David, who gets by doing odd jobs, meets Léna, who has just moved up to Paris, and falls in love. But soon after, his life is brutally interrupted by the sudden death of his sister. Beyond the shock, and the pain, David now finds himself alone with his young niece Amanda to care for.
- David Sorel: Vincent Lacoste
- Amanda: Isaure Multrier
- Léna: Stacy Martin
- Sandrine Sorel: Ophélia Kolb
- Maud Sorel: Marianne Basler
- Axel: Jonathan Cohen
- Alison: Greta Scacchi
- Lydia: Claire Tran
- Raja: Nabiha Akkari
- Le directeur de la Maison des Enfants: Bakary Sangaré
- Eve, la mère de Léna: Elli Medeiros
- L’assistante sociale: Zoé Bruneau
- La journaliste au café: Lily Bensliman
- Moïse: Raphaël Thiéry
- Emmanuelle – la baby-sitter: Leah Lapiower
- L’homme de la Tamise: Luke Haines
- Le père indien: Lawrence Valin
- La gardienne de l’école: Carole Rochet
- La première jeune femme à l’hôpital: Jeanne Candel
- La seconde jeune femme à l’hôpital: Lisa Wisznia
- La mère au lycée: Missia Piccoli
- Le père au lycée: David Olivier Fischer
- Le premier tennisman à Wimbledon: Christopher Koderisch
- Le second tennisman à Wimbledon: Lennart Zynga
- La fille du lycée: Chiara Vergne
- Director of Photography: Sébastien Buchmann
- Writer: Mikhaël Hers
- Editor: Marion Monnier
- Writer: Maud Ameline
- Original Music Composer: Anton Sanko
- Producer: Pierre Guyard
- Production Design: Charlotte de Cadeville
- Costume Design: Caroline Spieth
- Stephen Campbell: _**A gentle, albeit very pedestrian drama about the importance of family during times of tragedy**_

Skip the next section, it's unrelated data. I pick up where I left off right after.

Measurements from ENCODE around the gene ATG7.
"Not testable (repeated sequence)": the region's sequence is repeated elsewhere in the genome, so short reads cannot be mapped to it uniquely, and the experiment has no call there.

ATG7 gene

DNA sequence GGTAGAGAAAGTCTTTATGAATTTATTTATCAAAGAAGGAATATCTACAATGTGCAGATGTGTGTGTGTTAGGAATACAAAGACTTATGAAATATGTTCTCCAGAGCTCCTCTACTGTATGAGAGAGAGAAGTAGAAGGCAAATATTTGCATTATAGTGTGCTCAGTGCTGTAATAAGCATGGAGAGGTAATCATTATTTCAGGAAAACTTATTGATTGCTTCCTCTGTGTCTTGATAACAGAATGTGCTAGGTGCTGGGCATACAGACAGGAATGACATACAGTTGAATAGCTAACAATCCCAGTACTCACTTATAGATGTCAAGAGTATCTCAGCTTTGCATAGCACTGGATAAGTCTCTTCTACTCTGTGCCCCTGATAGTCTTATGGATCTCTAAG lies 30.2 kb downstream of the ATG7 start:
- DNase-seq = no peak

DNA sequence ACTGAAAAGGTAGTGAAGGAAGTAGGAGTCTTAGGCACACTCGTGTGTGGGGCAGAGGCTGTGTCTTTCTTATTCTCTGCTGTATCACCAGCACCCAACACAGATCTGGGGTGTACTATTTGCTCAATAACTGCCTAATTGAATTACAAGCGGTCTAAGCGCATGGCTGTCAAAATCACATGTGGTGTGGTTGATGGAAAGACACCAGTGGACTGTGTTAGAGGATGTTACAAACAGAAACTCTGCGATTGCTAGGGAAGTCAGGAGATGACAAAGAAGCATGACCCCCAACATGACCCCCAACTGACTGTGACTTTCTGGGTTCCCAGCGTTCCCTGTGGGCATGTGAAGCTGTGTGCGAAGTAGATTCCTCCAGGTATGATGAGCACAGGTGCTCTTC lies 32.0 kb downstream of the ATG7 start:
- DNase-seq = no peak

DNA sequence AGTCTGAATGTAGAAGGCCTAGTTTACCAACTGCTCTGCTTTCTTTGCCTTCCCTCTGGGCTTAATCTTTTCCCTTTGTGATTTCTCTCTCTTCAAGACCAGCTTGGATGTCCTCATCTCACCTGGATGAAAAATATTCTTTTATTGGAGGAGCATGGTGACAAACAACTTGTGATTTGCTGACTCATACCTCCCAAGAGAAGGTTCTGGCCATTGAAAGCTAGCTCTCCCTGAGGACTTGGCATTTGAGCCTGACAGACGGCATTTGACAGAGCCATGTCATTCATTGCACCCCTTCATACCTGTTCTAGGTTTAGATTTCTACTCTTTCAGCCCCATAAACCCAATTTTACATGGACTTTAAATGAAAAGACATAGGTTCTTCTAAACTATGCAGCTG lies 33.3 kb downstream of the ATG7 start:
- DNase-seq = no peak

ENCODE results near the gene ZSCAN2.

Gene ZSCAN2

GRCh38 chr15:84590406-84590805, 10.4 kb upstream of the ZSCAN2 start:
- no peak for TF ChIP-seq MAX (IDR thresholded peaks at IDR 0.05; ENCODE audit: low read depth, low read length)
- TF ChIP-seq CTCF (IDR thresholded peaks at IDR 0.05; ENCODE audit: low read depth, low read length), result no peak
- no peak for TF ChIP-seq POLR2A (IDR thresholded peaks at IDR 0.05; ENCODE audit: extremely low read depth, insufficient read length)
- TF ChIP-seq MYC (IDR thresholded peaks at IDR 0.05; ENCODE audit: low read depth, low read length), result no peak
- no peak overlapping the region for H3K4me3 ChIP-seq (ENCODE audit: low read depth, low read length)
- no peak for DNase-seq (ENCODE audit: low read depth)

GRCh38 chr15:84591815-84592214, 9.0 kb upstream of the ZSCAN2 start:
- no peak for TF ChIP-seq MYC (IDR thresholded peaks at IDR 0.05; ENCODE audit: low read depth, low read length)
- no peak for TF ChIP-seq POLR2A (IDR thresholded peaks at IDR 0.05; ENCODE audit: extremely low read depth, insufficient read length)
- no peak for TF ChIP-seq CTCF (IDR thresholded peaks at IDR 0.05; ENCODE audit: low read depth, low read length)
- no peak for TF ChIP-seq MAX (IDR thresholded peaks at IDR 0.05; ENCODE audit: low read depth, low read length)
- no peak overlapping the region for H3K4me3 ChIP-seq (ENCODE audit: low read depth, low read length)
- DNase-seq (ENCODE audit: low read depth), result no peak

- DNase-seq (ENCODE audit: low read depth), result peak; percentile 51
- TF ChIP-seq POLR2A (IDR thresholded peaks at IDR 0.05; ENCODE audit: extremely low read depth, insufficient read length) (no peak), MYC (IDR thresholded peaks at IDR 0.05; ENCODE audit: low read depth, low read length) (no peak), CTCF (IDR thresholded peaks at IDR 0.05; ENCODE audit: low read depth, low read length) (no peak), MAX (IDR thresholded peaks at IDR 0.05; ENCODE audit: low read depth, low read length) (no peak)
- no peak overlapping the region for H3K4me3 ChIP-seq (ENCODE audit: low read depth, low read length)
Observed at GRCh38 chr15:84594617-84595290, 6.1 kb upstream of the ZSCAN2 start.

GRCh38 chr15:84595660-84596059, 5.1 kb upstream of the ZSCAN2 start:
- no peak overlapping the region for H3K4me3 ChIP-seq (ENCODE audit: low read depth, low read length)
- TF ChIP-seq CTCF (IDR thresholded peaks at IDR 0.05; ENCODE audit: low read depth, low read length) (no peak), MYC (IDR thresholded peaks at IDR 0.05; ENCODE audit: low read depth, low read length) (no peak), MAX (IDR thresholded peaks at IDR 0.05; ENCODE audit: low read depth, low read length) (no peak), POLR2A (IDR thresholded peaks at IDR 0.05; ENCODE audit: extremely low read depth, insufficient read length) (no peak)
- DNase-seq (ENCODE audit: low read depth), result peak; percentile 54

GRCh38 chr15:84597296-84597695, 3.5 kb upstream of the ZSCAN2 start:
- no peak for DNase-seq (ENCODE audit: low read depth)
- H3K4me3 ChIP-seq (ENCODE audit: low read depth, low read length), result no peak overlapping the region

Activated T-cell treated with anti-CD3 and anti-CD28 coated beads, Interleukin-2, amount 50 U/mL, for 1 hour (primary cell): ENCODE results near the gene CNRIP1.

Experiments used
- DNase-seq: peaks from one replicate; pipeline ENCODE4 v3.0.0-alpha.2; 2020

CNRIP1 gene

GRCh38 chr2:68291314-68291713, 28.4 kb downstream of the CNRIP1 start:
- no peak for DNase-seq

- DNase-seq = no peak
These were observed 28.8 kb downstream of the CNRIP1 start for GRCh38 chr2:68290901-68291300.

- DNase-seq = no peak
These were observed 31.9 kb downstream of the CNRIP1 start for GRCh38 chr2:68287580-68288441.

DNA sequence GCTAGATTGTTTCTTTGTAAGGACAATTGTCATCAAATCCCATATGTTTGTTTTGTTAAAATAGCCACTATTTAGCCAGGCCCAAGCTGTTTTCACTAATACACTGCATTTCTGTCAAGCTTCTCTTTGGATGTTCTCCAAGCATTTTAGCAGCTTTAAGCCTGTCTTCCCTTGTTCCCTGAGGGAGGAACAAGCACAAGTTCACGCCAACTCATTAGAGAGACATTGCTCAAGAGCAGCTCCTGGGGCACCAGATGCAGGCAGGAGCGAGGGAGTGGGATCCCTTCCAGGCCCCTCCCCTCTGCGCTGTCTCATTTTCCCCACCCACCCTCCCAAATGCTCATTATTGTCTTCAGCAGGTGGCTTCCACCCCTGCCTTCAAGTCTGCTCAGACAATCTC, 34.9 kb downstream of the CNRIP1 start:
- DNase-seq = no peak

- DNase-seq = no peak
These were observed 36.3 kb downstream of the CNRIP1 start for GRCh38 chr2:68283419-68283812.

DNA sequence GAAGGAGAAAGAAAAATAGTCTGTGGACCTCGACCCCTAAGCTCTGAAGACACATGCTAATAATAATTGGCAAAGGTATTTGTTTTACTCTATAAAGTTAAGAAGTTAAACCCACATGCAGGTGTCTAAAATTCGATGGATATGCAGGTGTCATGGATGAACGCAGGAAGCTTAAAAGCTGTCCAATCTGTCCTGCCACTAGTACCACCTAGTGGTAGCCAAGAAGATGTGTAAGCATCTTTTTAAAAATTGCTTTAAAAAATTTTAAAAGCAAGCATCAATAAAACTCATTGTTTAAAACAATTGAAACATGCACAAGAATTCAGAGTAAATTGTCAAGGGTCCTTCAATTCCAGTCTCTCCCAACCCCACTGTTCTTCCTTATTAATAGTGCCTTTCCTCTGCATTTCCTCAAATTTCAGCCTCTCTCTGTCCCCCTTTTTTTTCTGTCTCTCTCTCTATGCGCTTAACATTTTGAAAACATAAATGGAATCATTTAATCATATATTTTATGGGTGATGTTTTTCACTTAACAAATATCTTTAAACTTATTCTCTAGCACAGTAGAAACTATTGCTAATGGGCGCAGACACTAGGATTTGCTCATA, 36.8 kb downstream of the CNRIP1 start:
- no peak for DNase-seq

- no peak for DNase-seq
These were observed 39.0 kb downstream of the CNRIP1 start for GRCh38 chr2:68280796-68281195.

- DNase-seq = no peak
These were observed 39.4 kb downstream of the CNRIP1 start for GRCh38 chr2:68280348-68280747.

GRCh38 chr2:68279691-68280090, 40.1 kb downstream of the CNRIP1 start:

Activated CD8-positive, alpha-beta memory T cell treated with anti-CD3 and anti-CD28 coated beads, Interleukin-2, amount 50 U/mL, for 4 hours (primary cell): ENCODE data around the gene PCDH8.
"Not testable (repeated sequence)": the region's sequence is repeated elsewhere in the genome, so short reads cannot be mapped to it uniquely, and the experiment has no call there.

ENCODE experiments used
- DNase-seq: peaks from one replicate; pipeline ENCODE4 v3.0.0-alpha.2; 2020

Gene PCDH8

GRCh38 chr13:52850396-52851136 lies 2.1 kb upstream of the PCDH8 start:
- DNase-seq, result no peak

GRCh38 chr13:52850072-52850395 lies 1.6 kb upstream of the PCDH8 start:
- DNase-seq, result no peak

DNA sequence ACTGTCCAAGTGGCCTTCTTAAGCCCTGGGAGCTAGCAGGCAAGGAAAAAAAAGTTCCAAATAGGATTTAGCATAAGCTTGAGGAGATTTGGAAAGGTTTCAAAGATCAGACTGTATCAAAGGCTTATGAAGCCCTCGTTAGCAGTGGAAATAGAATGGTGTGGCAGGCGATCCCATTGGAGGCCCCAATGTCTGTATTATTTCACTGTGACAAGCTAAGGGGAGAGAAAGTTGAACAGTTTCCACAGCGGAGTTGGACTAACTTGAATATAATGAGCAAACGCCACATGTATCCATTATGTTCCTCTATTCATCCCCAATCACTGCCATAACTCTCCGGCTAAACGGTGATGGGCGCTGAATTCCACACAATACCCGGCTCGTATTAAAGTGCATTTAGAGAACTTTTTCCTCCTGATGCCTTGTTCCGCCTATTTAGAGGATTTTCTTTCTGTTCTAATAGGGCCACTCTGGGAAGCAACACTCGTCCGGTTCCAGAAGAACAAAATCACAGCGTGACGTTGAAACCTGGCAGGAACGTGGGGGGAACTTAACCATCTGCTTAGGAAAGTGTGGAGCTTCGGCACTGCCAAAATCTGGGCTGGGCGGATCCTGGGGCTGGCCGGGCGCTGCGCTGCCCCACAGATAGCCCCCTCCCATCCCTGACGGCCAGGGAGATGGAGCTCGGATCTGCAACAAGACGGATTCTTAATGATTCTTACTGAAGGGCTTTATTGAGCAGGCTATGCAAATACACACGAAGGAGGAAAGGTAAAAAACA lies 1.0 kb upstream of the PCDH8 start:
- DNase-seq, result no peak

>_you never think it will happen to you. It was just a Friday night at a rock show. The atmosphere was so happy and everyone was dancing and smiling. And then when the men came through the front entrance and began the shooting, we naively believed it was all part of the show. It wasn’t just a terrorist attack, it was a massacre. Dozens of people were shot right in front of me. Pools of blood filled the floor. Cries of grown men who held their girlfriends dead bodies pierced the small music ve__nue. Futures demolished, families heartbroken. in an instant. Shocked and alone, I pretended to be dead for over an hour, lying among people who could see their loved ones motionless. Holding my breath, trying to not move, not cry – not giving those men the fear they longed to see. I was incredibly lucky to survive. But so many didn’t. The people who had been there for the exact same reasons as I – to have a fun Friday night were innocent. This world is cruel. And acts like this are suppose to highlight the depravity of humans and the images of those men circuling us like vultures will haunt me for the rest of my life. The way they meticoulsy aimed at shot people around the standing area i was in the centre of without any consideration for human life. It didn’t feel real. I expected any moment for someone to say it was just a nightmare. But being a survivor of this horror lets me able to shed light on the heroes. To the man who reassured me and put his life on line to try and cover my brain whilst i whimpered, to the couple whose last words of love kept me believing the good in the world, to the police who succeeded in rescuing hundreds of people, to the complete strangers who picked me up from the road and consoled me during the 45 minutes I truly believed the boy I loved was dead, to the injured man who i had mistaken for him and then on my recognition that he was not Amaury, held me and told me everything was going to be fine despite being all alone and scared himself, to the woman who opened her doors to the survivors, to the friend who offered me shelter and went out to buy new clothes so i wouldn’t have to wear this blood stained top, to all of you who have sent caring messages of support – you make me believe this world has the potential to be better. to never let this happen again. but most of this is to the 80 people who were murdered inside that venue, who weren’t as lucky, who didn’t get to wake up today and to all the pain that their friends and families are going through. I am so sorry. There’s nothing that will fix the pain. I feel priviledged to be there for their last breaths. And truly beliving that I would join them, I promise that their last thoughts were not on the animals who caused all this. It was thinking of the people they loved. As i lay down in the blood of strangers and waiting for my bullet to end my mere 22 years, I envisioned every face that I have ever loved and whispered I love you. over and over again. reflecting on the highlights of my life. Wishing that those I love knew just how much, wishing that they knew that no matter what happened to me, to keep believing in the good in people. To not let those men win. Last night, the lives of many were forever changed and it is up to us to be better people. To live lives that the innocent victims of this tragedy dreamt about but sadly will now never be able to fulfill. RIP angels. You will never be forgotten._